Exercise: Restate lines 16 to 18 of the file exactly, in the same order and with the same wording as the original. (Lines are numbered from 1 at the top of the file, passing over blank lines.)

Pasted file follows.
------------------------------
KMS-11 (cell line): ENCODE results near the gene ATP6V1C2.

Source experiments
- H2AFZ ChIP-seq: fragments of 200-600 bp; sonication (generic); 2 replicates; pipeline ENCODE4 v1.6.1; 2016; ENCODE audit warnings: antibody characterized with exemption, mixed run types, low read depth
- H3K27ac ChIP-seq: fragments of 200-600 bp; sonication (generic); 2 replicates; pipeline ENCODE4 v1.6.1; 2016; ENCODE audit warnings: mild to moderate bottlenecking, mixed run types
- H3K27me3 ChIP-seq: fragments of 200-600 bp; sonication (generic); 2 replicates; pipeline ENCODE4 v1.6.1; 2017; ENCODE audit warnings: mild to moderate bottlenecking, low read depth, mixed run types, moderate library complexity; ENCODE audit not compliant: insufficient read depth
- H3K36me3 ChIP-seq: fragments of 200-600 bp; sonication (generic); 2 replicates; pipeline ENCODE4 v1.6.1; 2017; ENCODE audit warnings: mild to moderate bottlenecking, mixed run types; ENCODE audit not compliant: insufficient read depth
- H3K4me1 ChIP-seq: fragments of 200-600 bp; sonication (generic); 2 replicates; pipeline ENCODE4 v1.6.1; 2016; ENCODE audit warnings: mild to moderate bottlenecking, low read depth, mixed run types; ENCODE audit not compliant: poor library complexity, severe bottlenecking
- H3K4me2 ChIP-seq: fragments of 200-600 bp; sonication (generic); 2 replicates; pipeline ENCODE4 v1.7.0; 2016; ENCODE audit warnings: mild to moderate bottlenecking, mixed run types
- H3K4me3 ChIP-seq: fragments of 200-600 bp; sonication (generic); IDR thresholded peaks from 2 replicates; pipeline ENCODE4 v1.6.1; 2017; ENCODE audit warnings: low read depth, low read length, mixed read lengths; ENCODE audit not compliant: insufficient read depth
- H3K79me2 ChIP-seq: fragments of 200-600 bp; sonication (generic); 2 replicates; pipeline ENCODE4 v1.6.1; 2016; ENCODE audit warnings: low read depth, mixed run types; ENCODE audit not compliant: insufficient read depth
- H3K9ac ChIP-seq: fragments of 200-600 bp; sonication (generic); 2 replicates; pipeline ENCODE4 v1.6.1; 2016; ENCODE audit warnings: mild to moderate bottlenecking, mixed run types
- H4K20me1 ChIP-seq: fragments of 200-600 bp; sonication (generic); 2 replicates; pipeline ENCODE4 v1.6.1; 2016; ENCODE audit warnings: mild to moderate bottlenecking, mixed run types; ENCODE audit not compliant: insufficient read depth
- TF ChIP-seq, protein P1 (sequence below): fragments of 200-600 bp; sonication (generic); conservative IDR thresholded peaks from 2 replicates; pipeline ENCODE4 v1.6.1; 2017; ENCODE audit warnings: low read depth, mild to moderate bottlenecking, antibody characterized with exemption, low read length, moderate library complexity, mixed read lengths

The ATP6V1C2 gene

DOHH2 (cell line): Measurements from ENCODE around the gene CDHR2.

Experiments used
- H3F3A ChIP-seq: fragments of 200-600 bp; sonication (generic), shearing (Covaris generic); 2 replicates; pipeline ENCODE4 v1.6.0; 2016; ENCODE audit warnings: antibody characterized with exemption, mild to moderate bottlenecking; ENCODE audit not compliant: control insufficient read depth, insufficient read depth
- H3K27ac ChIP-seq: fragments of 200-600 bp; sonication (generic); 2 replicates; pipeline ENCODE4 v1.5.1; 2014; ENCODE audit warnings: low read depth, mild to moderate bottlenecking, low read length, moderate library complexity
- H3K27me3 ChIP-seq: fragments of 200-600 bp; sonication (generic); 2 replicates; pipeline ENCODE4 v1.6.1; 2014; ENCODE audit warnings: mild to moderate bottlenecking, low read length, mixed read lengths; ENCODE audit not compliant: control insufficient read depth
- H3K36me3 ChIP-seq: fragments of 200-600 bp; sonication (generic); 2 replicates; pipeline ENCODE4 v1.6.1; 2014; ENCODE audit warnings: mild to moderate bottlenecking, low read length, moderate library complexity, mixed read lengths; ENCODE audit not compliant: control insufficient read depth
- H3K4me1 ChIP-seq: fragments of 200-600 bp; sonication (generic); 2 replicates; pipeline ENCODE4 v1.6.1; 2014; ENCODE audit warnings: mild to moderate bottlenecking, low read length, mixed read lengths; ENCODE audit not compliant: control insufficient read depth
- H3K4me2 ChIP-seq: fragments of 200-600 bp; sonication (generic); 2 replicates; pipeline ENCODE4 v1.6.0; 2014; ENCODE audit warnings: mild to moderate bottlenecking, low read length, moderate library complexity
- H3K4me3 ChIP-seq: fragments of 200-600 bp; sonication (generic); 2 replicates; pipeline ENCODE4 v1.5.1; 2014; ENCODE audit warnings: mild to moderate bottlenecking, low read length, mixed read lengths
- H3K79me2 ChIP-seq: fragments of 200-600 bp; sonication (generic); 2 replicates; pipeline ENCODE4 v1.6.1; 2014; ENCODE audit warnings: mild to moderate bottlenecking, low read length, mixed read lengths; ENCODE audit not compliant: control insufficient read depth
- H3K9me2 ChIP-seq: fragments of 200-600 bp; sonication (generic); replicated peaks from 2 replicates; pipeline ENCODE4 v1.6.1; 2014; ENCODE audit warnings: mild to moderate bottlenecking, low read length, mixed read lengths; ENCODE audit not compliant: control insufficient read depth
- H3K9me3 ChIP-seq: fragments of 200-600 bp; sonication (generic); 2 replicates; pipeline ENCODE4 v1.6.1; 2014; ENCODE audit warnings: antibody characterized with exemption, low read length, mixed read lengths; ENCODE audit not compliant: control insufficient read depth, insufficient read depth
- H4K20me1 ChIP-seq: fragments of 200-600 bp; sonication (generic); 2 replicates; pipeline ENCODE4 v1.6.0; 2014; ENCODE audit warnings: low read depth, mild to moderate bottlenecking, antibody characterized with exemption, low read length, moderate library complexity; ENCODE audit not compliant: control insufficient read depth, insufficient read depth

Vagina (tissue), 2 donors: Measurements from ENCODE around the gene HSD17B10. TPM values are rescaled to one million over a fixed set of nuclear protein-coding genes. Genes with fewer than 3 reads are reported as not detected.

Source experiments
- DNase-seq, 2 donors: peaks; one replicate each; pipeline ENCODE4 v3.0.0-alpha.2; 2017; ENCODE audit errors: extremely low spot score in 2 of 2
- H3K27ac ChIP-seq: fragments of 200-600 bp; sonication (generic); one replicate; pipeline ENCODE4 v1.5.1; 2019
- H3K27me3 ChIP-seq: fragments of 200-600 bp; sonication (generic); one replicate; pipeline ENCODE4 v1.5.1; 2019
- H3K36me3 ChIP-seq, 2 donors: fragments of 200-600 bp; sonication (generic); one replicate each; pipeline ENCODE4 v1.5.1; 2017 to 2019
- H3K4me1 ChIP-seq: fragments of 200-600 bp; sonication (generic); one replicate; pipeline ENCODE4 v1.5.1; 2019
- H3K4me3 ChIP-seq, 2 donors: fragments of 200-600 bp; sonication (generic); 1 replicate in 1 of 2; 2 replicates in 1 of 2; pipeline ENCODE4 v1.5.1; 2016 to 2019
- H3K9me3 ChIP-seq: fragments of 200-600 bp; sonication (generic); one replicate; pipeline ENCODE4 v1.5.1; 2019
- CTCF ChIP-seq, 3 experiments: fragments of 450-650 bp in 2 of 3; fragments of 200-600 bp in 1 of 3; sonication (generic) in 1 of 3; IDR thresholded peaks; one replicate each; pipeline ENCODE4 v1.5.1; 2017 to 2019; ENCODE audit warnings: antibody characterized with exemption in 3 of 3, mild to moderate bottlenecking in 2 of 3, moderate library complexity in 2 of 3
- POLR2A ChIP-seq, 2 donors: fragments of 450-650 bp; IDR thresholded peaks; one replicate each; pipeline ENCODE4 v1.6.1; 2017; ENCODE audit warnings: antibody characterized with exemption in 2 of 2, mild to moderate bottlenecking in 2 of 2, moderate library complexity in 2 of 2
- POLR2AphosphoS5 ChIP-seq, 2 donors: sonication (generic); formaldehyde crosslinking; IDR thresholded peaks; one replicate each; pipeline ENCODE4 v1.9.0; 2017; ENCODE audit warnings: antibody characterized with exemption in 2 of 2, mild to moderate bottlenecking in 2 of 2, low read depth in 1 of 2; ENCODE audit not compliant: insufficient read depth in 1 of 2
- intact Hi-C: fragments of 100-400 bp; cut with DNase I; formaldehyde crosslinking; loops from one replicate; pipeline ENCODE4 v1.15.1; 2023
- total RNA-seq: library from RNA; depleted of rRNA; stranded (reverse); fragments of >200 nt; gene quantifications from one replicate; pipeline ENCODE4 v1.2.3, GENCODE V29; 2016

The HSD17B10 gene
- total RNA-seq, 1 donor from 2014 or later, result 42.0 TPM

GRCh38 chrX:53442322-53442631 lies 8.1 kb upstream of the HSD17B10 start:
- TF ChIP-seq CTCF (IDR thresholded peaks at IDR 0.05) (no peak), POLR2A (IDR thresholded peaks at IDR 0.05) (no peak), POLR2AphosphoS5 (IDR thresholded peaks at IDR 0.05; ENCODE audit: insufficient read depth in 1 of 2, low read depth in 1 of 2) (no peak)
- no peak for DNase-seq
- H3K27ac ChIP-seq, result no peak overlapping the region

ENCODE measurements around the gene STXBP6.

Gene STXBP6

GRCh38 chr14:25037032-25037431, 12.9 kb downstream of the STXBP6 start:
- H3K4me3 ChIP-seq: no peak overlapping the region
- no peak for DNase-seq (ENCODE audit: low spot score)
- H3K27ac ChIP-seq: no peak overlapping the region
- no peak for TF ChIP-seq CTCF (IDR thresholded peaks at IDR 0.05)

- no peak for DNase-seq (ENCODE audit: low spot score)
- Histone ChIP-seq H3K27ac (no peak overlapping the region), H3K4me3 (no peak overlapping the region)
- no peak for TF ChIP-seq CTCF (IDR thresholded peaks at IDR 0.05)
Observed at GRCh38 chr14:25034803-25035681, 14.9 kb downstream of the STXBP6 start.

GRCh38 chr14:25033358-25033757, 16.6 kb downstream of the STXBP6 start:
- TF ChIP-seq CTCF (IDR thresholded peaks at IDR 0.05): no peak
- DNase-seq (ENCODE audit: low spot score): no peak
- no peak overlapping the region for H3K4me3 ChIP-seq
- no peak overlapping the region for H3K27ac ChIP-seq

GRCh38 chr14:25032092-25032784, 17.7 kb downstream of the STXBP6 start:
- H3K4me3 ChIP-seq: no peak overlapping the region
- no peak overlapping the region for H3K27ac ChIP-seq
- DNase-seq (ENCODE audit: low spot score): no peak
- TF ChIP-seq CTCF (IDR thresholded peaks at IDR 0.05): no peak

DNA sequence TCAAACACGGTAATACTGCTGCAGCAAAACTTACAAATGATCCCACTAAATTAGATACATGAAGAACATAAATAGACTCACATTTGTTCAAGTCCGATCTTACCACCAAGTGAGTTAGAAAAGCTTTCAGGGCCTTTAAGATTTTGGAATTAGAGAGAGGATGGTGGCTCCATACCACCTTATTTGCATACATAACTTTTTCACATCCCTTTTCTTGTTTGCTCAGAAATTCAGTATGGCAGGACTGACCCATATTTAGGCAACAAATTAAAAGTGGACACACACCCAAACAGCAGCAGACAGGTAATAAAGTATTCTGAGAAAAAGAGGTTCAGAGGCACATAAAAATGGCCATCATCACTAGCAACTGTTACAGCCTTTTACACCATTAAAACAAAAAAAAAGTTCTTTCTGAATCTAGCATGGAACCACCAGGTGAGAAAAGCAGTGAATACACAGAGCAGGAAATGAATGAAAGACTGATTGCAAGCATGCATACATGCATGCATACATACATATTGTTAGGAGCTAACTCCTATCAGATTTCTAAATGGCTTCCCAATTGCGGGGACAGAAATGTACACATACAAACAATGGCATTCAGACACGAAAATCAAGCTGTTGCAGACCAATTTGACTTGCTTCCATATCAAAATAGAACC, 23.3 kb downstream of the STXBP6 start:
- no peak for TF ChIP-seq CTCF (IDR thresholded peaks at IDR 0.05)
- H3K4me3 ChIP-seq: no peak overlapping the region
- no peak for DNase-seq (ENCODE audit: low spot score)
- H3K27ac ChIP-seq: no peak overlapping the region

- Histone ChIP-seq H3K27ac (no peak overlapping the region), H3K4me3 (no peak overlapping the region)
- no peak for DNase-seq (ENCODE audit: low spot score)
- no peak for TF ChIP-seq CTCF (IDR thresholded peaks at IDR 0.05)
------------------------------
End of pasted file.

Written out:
Experiments used
- H3F3A ChIP-seq: fragments of 200-600 bp; sonication (generic), shearing (Covaris generic); 2 replicates; pipeline ENCODE4 v1.6.0; 2016; ENCODE audit warnings: antibody characterized with exemption, mild to moderate bottlenecking; ENCODE audit not compliant: control insufficient read depth, insufficient read depth
- H3K27ac ChIP-seq: fragments of 200-600 bp; sonication (generic); 2 replicates; pipeline ENCODE4 v1.5.1; 2014; ENCODE audit warnings: low read depth, mild to moderate bottlenecking, low read length, moderate library complexity